Intramedullary Rods for Broken Bones

Intramedullary Rods for Broken Bones

Also known as an interlocking nail or intramedullary nail, an intramedullary rod is one of the most used orthopedic implants for the treatment of long bone fractures, for example, femur and tibia fractures. It is used by inserting into the medullary cavity of the bone to stabilize and align the fracture. These rods are known to be designed to stay in the body forever. One of the reasons why the use of IM rods is preferred rather than other methods of fixation is that they can share the load with the bone rather than only providing support.

History of Intramedullary Rods

Intramedullary rods are known to be used for the first time in World War II (1939). They were used to fix femur fractures in soldiers. Gerhard Kuntscher, a German surgeon is the one who used intramedullary nailing for the first time. The use of IM nails for fracture fixation helps in quick recovery when compared to traditional ways like plaster application or traction. This became a huge advantage for soldiers during World War II.

Why are IM Nails known as Locking Nails?

The cross-sectional structure of IM nails was ‘V’ or triangular-shaped earlier. Later, it was changed to the presently used clover-shape to make it more stable. Besides this, stainless steel was the choice of material for the manufacturing of IM nails. But, with time, titanium became the preference for having better biocompatibility and lower mechanical failure rates.

The design of Intramedullary rods that were used earlier had some issues with preventing collapse or rotation in unstable fractures. This is where the concept of “locking” the nails came in. The use of bolts was introduced to lock the nails from each end to prevent rotation of the fragments. That is the type of intramedullary interlocking nails we are using these days.

Bone Healing and Intramedullary Rods

There is a misconception in some of our minds that the use of implants like IM rods speeds up the healing process. But this is not the case, implants do not impact the way our body heals bones though, they do provide the stability to broken bone fragments. Implants are designed to hold fractured bone fragments into their correct alignment.

If we talk about implants like IM nails, then they are designed to carry the load of the body along with stabilizing the fracture. This is why people having IM nails used to fix long bone fractures tend to easily place weight on the extremity sooner than to wait for complete healing of the bone.

Early mobilization prevents joint stiffness which is a common sequela after plaster. While on the other hand, early load-bearing improves the recovery of post-traumatic muscle atonia. It also improves the proprioception of the limb involved.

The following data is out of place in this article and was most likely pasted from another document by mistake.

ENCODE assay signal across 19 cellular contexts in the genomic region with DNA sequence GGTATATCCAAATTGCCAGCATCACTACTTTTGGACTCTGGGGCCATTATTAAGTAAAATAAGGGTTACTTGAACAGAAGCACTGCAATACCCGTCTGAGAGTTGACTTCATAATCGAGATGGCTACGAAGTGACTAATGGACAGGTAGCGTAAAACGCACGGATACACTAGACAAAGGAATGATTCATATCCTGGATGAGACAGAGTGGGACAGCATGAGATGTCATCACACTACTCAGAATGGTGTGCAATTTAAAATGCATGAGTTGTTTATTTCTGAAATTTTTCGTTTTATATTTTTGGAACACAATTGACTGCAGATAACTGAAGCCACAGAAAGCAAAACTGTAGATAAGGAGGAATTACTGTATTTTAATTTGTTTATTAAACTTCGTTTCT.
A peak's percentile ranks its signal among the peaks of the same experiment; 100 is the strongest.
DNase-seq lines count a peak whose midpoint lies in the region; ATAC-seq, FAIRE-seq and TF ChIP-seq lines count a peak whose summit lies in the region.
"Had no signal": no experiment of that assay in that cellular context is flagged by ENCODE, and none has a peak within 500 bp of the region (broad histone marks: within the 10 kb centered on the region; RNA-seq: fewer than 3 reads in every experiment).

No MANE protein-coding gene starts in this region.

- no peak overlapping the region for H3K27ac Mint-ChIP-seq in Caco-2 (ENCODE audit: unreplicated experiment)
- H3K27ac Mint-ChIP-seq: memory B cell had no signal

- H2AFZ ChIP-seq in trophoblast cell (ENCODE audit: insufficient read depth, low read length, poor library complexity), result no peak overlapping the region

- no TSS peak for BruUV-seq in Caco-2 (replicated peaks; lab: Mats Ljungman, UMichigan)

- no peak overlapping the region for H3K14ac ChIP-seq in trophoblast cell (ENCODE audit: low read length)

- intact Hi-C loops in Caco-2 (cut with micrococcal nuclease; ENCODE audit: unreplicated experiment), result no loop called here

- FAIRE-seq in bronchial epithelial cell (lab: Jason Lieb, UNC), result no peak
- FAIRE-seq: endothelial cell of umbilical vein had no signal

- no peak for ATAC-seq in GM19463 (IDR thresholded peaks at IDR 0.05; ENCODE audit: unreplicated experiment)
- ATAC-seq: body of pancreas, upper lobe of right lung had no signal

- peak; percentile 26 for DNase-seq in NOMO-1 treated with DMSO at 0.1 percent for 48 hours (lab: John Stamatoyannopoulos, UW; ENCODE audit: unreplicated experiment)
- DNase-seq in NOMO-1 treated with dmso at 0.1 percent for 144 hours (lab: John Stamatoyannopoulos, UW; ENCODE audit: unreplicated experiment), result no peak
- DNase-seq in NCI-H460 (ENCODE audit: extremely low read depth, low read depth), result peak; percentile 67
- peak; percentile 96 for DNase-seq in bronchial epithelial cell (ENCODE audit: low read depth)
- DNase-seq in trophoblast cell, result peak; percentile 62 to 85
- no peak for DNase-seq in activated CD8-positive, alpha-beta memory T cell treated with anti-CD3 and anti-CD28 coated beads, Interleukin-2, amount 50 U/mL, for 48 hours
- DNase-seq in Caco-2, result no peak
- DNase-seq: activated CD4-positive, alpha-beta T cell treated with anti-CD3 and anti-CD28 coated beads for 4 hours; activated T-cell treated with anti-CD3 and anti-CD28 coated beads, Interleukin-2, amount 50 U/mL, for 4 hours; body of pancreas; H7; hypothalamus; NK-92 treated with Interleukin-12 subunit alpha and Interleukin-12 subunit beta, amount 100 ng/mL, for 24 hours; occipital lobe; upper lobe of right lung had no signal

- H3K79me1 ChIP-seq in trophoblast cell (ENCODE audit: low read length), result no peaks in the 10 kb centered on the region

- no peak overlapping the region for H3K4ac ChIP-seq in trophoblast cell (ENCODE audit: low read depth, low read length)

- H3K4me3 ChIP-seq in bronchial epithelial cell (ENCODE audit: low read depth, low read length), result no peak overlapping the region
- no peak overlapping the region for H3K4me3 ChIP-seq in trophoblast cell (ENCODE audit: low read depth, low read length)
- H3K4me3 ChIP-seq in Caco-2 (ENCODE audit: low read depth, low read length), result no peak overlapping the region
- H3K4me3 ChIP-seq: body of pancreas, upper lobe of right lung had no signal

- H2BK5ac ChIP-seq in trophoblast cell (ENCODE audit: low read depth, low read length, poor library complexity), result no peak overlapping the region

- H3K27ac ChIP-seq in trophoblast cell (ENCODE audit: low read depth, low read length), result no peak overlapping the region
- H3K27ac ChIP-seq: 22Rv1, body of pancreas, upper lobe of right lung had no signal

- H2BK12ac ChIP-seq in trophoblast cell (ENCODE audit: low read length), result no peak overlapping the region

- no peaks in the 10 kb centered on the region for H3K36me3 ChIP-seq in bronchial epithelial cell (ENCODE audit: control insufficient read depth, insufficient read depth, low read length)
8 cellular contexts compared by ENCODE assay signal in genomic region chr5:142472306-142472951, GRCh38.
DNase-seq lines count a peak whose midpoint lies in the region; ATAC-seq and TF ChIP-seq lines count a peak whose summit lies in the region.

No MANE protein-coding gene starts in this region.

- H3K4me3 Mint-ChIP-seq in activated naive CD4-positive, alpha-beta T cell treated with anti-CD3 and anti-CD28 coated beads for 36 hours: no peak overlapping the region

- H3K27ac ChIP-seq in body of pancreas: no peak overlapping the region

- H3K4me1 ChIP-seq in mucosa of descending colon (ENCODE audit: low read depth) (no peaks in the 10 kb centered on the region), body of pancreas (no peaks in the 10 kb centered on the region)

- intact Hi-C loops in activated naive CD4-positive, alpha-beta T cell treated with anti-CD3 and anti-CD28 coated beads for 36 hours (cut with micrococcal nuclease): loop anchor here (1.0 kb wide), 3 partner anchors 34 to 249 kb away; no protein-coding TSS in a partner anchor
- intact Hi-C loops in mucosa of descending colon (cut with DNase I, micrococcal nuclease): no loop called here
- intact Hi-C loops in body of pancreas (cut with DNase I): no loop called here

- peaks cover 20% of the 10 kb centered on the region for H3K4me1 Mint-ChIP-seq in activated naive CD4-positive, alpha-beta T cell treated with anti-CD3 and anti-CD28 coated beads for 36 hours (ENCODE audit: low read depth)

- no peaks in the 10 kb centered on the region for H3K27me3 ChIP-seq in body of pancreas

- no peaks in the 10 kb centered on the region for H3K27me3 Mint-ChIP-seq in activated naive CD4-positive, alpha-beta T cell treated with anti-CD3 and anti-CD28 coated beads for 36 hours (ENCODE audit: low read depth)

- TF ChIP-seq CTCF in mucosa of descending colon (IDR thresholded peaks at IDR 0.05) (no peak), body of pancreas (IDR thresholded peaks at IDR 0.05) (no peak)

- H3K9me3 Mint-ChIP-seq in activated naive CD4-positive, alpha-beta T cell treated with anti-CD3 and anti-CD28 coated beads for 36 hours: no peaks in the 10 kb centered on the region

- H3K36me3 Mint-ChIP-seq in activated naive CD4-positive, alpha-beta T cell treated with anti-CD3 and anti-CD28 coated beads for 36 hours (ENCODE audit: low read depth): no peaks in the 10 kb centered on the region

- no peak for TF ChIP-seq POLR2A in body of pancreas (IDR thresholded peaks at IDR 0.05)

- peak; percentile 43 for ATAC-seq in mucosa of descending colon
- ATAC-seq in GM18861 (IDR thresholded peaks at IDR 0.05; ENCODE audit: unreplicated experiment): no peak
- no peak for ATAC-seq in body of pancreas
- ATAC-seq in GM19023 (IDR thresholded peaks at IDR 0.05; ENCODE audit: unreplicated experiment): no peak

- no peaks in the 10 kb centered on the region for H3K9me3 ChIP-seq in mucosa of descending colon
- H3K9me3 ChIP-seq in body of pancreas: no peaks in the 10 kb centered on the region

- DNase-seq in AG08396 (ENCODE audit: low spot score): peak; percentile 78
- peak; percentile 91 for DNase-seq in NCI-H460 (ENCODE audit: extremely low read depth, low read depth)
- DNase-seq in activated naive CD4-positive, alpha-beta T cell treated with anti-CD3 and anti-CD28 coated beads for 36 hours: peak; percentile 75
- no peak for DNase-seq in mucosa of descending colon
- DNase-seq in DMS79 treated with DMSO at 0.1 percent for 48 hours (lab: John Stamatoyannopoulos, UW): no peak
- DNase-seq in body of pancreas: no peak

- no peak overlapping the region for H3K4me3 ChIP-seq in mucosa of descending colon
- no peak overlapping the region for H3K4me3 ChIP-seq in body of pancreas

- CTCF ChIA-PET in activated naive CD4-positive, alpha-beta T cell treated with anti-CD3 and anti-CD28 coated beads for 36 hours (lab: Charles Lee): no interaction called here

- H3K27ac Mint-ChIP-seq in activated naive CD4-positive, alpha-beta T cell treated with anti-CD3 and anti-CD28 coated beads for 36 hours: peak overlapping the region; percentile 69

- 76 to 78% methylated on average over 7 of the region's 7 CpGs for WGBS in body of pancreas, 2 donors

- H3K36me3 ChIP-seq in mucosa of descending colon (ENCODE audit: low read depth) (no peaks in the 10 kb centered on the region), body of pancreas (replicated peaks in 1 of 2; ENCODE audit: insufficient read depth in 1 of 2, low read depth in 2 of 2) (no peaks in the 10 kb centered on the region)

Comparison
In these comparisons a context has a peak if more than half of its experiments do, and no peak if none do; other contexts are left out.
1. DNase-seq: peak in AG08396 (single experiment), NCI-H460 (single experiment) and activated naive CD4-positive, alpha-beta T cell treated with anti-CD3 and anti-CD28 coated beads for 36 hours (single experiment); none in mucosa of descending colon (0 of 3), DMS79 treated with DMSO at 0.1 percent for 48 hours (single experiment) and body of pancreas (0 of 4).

Uses of Intramedullary Rods

Broken long bones are often treated with intramedullary nailing. The rod is inserted into the medullary cavity by making a small incision either at the knee or hip. Once inserted, the rod is locked at both ends using orthopedic screws to prevent any rotation of the fragments. Locking of the nail ensures its proper positioning until the bone heals. When compared to using a cast or external fixation, an IM rod ensures better positioning.

Femoral shaft fractures and shinbone fractures are the ones for which IM interlocking nails are used. Intramedullary nailing is found to be effective in the treatment of the above-mentioned fractures as the implant allows full-length fixation.

Intramedullary nails are most commonly made using titanium for being highly biocompatible and showing good biochemical inertness. Besides this, they are also available in different lengths and diameters. The size of the IM nail to be used is chosen according to the age and height of the patient.

Above all, the use of intramedullary nails is also there to fix and provide support to the bone after tumor removal in the case of metastatic bone disease. IM rods can also provide support to the bones that are at high risk for fractures. Intramedullary rods may also be used for preventing fractures and progressive deformity of long bones in people suffering from osteogenesis imperfecta (brittle bone disease), a genetic disorder.

Is There Any Damage to Bone Marrow After Inserting IM Rod?

Yes, of course! Insertion of rod or nail into the medullary cavity damages the bone marrow of that bone. But the point to be noticed here is that intramedullary nailing does not impact the ability of red blood cells and immune cells formation. Plus, if the rod is removed after complete healing of the bone, bone marrow present in that bone could regenerate itself. If the nail needs to be removed, it is generally done a year after the surgery or may depend upon the recovery speed of the patient.

Siora Surgicals Pvt. Ltd. is crowned as one of the best manufacturers of a of orthopedic devices including Intramedullary Nails. The company uses ISO standard titanium and stainless steel for the manufacturing of implants to meet the international guidelines. Siora is an ISO 13485:2016 and ISO 9001:2015 certified company having an FDA-India approved manufacturing unit established in Sonipat, Haryana. The quality and effectiveness of implants produced by Siora are praised by the top orthopedic surgeons across the globe. To avoid any biological contamination and maintain the highest quality standards, the packaging of implants by Siora is done in an ISO class 7 (10,000) cleanroom environment. Siora Surgicals is also open to providing quality OEM/contract manufacturing services.